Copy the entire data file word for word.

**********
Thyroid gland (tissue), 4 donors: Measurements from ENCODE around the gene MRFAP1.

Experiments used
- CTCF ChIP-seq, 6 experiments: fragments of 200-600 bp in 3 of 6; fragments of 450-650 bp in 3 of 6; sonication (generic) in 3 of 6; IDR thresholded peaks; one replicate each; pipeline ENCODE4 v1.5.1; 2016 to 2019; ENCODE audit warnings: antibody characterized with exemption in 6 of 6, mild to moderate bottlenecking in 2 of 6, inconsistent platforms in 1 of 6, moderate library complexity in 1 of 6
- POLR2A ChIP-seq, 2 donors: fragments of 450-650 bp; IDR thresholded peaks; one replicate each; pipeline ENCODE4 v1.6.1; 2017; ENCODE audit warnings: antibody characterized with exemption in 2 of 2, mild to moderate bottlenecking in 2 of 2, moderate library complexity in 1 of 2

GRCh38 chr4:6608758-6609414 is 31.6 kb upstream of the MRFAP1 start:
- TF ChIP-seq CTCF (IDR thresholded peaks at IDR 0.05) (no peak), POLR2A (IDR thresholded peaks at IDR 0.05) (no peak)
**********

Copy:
Thyroid gland (tissue), 4 donors: Measurements from ENCODE around the gene MRFAP1.

Experiments used
- CTCF ChIP-seq, 6 experiments: fragments of 200-600 bp in 3 of 6; fragments of 450-650 bp in 3 of 6; sonication (generic) in 3 of 6; IDR thresholded peaks; one replicate each; pipeline ENCODE4 v1.5.1; 2016 to 2019; ENCODE audit warnings: antibody characterized with exemption in 6 of 6, mild to moderate bottlenecking in 2 of 6, inconsistent platforms in 1 of 6, moderate library complexity in 1 of 6
- POLR2A ChIP-seq, 2 donors: fragments of 450-650 bp; IDR thresholded peaks; one replicate each; pipeline ENCODE4 v1.6.1; 2017; ENCODE audit warnings: antibody characterized with exemption in 2 of 2, mild to moderate bottlenecking in 2 of 2, moderate library complexity in 1 of 2

GRCh38 chr4:6608758-6609414 is 31.6 kb upstream of the MRFAP1 start:
- TF ChIP-seq CTCF (IDR thresholded peaks at IDR 0.05) (no peak), POLR2A (IDR thresholded peaks at IDR 0.05) (no peak)